“Before becoming a teacher OF teachers, how much did you find yourself grappling with jargon specific to the discipline when teaching your students? … I guess my main issue is that I have an internal conflict with theory and jargon … and when I find it difficult to apply a concept in a concrete manner, it tends not to stick with me very well.”
In response, I paraphrased this extract from the introduction to An A-Z of ELT:
Training and development involves not just the acquisition of new skills and techniques but also a specialized language to talk about them and to make sense of how other professionals talk about them. Specialized language – called jargon by outsiders, but terminology by those who use it – is the discourse of any particular group of professionals. It facilitates communication within the group, and it identifies individuals as belonging to the group. Professional training and development, therefore, means becoming a member of a discourse community, and becoming comfortable with its language (p. vi).
Becoming a member of a social or professional group, then, means learning to ‘talk the talk’. Inevitably, as seen through the lens of an outsider, this ‘new language’ can at first seem obscure, even perverse. In an illuminating study of the development of professional discourse, Heather Murray (1998, p. 3) comments that “it is a common phenomenon on English teacher training courses that trainees regularly complain about the EFL jargon used by trainers at the beginning of the course, but rarely do so at the end”. The initial resistance not only gives way to acceptance, but the jargon becomes part of the trainee’s active vocabulary. Jargon becomes terminology.
Murray tracked this transition on a pre-service course over a seven-month period. In describing classroom events, initially the trainees would use non-specialist wordings, such as a foreigner or mistakes in the verbs. By the end of the course, however, they were substituting these for more specialist terms such as non-native speaker and poor control of tense.
Murray makes the important point that the use of the terminology may constitute the first step towards an understanding of the concepts that these terms encode: “Not only is the acquisition of professional discourse a sign of concept development, but seems in fact to drive concept development” (p. 6, emphasis added). That is, you need to be able to talk the talk before you can walk the walk.
This (Vygotskian) notion of speech preceding, and determining, thought is nicely captured in the following extract (that I came across by chance when researching ‘ownership’ for the previous blog post) in which Courtney Cazden (1992, p. 191) quotes from one of her graduate students’ journals:
As I began work on this assignment, I thought of the name of the course [Classroom Discourse] and thought I had to use the word ‘discourse.’ The word felt like an intruder in my mind displacing my word ‘talk.’ I could not organise my thoughts around it. It was like a pebble thrown into a still pond disturbing the smooth water. It makes all the other words in my mind out of sync. When I realised I was using too much time agonising over how to write the paper, I sat down and tried to analyse my problem. I realised that in time I will own the word and feel comfortable using it, but until that time my own words were legitimate. Contrary to some views that exposure to the dominant culture gives one an advantage in learning, in my opinion it is the ownership of words that gives one confidence. I must want the word, enjoy the word and use the word to own it. When a new word becomes synonymous in my head as well as externally, then I can think with it. I laugh now at my discovery but realise that without it, I would still be inhibited about my writing.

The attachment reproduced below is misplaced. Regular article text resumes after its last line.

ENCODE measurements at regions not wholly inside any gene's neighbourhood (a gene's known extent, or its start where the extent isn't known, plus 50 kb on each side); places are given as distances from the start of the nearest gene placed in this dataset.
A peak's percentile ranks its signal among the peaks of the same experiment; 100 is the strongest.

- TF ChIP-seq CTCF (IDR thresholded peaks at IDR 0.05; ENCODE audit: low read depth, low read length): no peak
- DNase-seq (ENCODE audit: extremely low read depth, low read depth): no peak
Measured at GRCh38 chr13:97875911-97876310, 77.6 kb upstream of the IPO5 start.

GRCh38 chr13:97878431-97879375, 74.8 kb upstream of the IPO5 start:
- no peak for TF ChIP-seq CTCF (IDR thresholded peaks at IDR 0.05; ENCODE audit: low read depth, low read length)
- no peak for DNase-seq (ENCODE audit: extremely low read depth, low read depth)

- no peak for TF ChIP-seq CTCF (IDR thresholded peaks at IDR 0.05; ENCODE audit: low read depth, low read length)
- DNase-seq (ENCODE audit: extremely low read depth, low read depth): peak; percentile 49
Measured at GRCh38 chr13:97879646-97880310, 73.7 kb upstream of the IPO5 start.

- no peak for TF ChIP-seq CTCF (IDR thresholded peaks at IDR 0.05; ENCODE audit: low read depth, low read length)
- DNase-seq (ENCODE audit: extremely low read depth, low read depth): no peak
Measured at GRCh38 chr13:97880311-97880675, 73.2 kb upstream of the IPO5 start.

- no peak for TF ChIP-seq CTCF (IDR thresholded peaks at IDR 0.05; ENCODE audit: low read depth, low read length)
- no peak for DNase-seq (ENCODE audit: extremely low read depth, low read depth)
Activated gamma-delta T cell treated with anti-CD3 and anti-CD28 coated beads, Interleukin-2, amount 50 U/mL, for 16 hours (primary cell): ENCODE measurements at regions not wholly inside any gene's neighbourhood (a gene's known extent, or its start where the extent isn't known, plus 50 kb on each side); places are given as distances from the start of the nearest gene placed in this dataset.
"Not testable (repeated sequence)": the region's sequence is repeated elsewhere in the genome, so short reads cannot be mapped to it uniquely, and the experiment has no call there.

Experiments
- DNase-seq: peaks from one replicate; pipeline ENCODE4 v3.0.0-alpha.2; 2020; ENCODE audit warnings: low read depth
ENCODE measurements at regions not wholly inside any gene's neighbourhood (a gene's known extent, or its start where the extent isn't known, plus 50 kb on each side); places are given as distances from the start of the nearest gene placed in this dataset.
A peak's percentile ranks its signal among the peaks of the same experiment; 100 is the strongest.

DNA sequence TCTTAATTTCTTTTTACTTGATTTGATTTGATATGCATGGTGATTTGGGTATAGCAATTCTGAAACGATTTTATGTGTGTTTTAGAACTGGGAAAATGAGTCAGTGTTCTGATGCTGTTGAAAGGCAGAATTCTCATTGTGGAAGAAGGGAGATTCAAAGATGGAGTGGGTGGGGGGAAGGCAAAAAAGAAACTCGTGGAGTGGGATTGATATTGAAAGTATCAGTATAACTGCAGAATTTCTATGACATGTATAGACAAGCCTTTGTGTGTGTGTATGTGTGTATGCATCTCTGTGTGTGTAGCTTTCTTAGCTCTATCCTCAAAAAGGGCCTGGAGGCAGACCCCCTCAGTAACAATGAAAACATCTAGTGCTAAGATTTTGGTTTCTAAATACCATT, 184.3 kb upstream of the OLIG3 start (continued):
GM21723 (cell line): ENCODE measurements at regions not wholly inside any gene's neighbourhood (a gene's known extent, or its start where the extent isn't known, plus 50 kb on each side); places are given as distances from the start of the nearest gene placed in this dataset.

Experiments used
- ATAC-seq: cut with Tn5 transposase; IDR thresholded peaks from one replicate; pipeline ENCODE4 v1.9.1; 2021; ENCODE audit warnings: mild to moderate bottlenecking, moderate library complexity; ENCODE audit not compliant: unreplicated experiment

This is the processs that, with reference to other, sometimes less benign, contexts, Fairclough (2003) calls ‘inculcation’: “Inculcation is a matter of, in the current jargon, people coming to ‘own’ discourses, to position themselves inside them” (p. 208). And he adds that “people may learn new discourses and use them for certain purposes while at the same time self-consciously keeping a distance from them” (ibid.). This seems to me to be where my student is at, at the moment.
In an attempt to facilitate this process of inculcation, last summer on a methodology course that I was teaching, I gave each of the 15 trainee teachers a card with a key word on it, such as authentic, communicative, performance, fluency, inductive, etc. Their task was to individually research their word, paying particular attention to its specialist meanings, and, at strategic moments on the course, I would call on the ‘owner’ of one of the words to briefly gloss it. In so doing, they became the ‘expert’ with regard to that particular concept. This seemed to work well, and I plan to repeat the procedure next time round, but with the additional instruction that they should be prepared to compare and contrast the non-specialist and specialist meanings of their selected word. (This also raises the question as to how the same activity could be engineered during the online version of the course).
In short, what I’m arguing is that teacher development and professionalization is the process whereby jargon becomes terminology. But is there a danger that the terminology functions to exclude, as much as to include? Do teachers and academics really speak the same language?
Cazden, C. 1992. Whole Language Plus: Essays on literacy in the United States & New Zealand. New York: Teachers College Press.
Fairclough, N. 2003. Analysing Discourse: Textual analysis for social research. London: Routledge.
Murray, H. 1998. The developement of professional discourse and language awareness in EFL teacher training. IATEFL TT SIG Newsletter, Issue 21, pp. 3-7.
Illustrations from Kucera, E. 1947. Método Kucera Inglés: Curso elemental. Barcelona: Enrique Kucera.